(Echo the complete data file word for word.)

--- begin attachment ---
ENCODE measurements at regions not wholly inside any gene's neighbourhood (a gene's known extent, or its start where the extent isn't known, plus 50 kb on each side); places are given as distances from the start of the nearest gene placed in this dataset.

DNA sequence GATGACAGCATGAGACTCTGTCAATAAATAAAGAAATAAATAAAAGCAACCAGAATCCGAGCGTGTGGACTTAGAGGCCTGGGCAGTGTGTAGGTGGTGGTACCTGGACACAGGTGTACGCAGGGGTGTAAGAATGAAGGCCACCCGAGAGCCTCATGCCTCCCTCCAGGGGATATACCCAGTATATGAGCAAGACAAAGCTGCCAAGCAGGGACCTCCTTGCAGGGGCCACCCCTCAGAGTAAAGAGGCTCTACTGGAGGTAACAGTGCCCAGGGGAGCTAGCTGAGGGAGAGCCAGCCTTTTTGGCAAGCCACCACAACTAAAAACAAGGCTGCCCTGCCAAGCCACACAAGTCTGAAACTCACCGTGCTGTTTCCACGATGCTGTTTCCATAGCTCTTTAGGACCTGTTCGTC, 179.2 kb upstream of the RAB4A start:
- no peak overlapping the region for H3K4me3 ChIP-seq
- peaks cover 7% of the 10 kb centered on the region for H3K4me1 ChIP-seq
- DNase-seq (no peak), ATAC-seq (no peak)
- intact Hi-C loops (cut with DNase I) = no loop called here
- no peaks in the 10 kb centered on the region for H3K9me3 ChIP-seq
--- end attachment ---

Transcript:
ENCODE measurements at regions not wholly inside any gene's neighbourhood (a gene's known extent, or its start where the extent isn't known, plus 50 kb on each side); places are given as distances from the start of the nearest gene placed in this dataset.

DNA sequence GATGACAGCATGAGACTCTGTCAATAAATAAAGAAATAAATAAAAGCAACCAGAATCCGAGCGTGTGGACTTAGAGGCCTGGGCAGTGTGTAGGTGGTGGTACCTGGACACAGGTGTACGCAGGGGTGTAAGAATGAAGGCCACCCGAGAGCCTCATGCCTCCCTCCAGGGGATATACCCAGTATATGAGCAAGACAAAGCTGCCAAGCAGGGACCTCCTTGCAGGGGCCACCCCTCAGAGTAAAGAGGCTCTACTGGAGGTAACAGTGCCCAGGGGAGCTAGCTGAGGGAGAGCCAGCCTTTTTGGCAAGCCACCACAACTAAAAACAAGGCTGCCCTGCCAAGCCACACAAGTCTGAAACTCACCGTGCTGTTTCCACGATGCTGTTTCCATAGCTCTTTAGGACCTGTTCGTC, 179.2 kb upstream of the RAB4A start:
- no peak overlapping the region for H3K4me3 ChIP-seq
- peaks cover 7% of the 10 kb centered on the region for H3K4me1 ChIP-seq
- DNase-seq (no peak), ATAC-seq (no peak)
- intact Hi-C loops (cut with DNase I) = no loop called here
- no peaks in the 10 kb centered on the region for H3K9me3 ChIP-seq